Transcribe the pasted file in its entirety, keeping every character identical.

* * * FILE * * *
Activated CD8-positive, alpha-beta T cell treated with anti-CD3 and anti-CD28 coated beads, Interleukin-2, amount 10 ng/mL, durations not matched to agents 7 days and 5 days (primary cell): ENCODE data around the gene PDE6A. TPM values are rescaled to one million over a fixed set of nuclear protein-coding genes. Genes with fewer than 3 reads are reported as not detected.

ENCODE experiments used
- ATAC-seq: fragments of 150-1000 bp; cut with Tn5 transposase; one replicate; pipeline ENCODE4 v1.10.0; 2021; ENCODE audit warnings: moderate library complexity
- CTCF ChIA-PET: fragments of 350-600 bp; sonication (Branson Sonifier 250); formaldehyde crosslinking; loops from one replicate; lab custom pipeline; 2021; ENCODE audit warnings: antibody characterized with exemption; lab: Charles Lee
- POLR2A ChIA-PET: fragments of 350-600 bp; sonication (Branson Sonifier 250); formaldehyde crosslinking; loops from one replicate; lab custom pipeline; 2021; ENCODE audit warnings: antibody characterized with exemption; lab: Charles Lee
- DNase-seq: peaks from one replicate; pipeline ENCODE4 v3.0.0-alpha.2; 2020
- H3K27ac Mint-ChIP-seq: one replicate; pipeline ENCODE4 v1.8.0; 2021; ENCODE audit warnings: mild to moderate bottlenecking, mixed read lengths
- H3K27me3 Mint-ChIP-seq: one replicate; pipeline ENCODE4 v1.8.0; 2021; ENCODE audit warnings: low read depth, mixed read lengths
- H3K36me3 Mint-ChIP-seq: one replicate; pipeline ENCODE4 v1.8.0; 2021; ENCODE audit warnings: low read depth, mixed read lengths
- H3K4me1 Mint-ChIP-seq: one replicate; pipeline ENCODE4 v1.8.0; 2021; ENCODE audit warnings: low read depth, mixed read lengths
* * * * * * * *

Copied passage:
Activated CD8-positive, alpha-beta T cell treated with anti-CD3 and anti-CD28 coated beads, Interleukin-2, amount 10 ng/mL, durations not matched to agents 7 days and 5 days (primary cell): ENCODE data around the gene PDE6A. TPM values are rescaled to one million over a fixed set of nuclear protein-coding genes. Genes with fewer than 3 reads are reported as not detected.

ENCODE experiments used
- ATAC-seq: fragments of 150-1000 bp; cut with Tn5 transposase; one replicate; pipeline ENCODE4 v1.10.0; 2021; ENCODE audit warnings: moderate library complexity
- CTCF ChIA-PET: fragments of 350-600 bp; sonication (Branson Sonifier 250); formaldehyde crosslinking; loops from one replicate; lab custom pipeline; 2021; ENCODE audit warnings: antibody characterized with exemption; lab: Charles Lee
- POLR2A ChIA-PET: fragments of 350-600 bp; sonication (Branson Sonifier 250); formaldehyde crosslinking; loops from one replicate; lab custom pipeline; 2021; ENCODE audit warnings: antibody characterized with exemption; lab: Charles Lee
- DNase-seq: peaks from one replicate; pipeline ENCODE4 v3.0.0-alpha.2; 2020
- H3K27ac Mint-ChIP-seq: one replicate; pipeline ENCODE4 v1.8.0; 2021; ENCODE audit warnings: mild to moderate bottlenecking, mixed read lengths
- H3K27me3 Mint-ChIP-seq: one replicate; pipeline ENCODE4 v1.8.0; 2021; ENCODE audit warnings: low read depth, mixed read lengths
- H3K36me3 Mint-ChIP-seq: one replicate; pipeline ENCODE4 v1.8.0; 2021; ENCODE audit warnings: low read depth, mixed read lengths
- H3K4me1 Mint-ChIP-seq: one replicate; pipeline ENCODE4 v1.8.0; 2021; ENCODE audit warnings: low read depth, mixed read lengths